The first specimen of Archelon (YPM 3000) was collected from the Pierre Shale of South Dakota by Dr. G.R. Wieland in 1895 and described by him the following year (Wieland, 1896). The largest Archelon fossil, found in the Pierre Shale of South Dakota in the 1970s, measures more than 4 meters (13 ft) long, and about 4.9 meters (16 ft) wide from flipper to flipper. It was a marine turtle, whose closest living relative in the present day is the leatherback sea turtle. Archelon's fossils date to around 75-65 million years ago in the Late Cretaceous period, when a shallow sea covered most of central North America. Most of the known remains have been found in South Dakota and Wyoming. Though anatomically similar to the earlier species Protostega gigas, it was much larger.
Unlike most modern turtles, Archelon did not have a solid shell, but instead had a skeletal framework supporting a leathery or bony carapace. Other distinguishing features include a pointed tail, a narrow skull, a relatively narrow, high-vaulted shell, and a pronounced overbite. They probably had a very strong bite, and were optimized for feeding on pelagic mollusks such as squid. One theory concerning the one specimen exhibited by the National History Museum in Vienna is that it may have died while brumating on the ocean floor. However, brumation in reptiles is a response to cold weather and it is unlikely that the Western Interior Sea was ever that cold. This same specimen also suggests a century-long life span.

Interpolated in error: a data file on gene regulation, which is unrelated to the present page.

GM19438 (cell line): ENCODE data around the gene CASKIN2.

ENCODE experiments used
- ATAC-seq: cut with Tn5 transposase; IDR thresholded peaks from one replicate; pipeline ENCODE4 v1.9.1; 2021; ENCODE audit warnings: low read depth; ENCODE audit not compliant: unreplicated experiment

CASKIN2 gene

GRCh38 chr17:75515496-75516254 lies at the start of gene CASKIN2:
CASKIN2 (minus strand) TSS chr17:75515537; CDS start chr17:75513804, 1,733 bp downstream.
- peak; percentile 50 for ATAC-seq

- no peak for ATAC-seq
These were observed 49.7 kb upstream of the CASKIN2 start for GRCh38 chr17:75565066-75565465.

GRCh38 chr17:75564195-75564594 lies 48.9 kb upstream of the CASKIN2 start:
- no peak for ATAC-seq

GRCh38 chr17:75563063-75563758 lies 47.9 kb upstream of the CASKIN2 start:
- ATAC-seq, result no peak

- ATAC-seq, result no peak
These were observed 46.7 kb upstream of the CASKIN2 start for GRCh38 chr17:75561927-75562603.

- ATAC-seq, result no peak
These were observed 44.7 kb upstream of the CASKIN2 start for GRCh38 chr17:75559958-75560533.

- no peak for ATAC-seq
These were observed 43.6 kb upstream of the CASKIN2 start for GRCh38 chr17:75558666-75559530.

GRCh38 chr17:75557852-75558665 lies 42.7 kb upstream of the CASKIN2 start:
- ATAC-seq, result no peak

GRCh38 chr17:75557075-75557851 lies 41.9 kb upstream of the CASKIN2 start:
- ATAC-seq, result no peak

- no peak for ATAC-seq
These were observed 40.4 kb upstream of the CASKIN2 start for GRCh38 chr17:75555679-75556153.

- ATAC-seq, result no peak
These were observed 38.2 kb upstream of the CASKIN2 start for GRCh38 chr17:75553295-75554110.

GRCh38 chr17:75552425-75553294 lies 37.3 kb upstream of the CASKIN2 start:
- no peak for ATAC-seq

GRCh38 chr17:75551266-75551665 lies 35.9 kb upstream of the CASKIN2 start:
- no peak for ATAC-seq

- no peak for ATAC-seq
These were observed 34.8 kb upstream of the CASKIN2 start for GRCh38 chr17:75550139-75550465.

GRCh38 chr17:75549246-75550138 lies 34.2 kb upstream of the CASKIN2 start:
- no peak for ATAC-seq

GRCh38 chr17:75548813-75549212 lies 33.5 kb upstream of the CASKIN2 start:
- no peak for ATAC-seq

The live weight of an Archelon ischyros is estimated at more than 2,200 kg (4,900 lbs.)